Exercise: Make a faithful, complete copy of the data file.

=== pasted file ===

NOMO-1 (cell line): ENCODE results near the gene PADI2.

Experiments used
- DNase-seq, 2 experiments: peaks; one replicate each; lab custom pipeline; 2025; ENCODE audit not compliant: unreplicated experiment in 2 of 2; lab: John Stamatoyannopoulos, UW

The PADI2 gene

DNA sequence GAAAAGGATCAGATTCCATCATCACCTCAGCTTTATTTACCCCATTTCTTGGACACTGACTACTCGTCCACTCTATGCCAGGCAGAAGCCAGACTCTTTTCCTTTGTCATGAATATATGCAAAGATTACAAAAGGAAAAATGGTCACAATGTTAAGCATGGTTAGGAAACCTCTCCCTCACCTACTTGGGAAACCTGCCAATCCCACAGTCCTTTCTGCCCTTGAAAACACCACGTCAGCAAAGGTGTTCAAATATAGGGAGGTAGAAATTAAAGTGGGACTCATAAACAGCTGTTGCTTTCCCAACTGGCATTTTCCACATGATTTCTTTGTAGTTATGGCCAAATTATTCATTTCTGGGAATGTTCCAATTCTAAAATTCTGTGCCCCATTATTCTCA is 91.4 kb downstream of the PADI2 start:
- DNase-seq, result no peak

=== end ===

NOMO-1 (cell line): ENCODE results near the gene PADI2.

Experiments used
- DNase-seq, 2 experiments: peaks; one replicate each; lab custom pipeline; 2025; ENCODE audit not compliant: unreplicated experiment in 2 of 2; lab: John Stamatoyannopoulos, UW

The PADI2 gene

DNA sequence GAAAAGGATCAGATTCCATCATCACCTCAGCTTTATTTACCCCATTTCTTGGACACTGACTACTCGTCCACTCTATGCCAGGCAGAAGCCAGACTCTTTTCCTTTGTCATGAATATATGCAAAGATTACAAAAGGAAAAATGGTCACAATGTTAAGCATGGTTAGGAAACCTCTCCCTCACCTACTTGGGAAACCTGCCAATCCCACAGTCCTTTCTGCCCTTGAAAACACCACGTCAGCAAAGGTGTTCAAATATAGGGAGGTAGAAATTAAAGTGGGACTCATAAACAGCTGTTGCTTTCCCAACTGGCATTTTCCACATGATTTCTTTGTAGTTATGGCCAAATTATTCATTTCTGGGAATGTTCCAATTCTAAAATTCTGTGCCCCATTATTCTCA is 91.4 kb downstream of the PADI2 start:
- DNase-seq, result no peak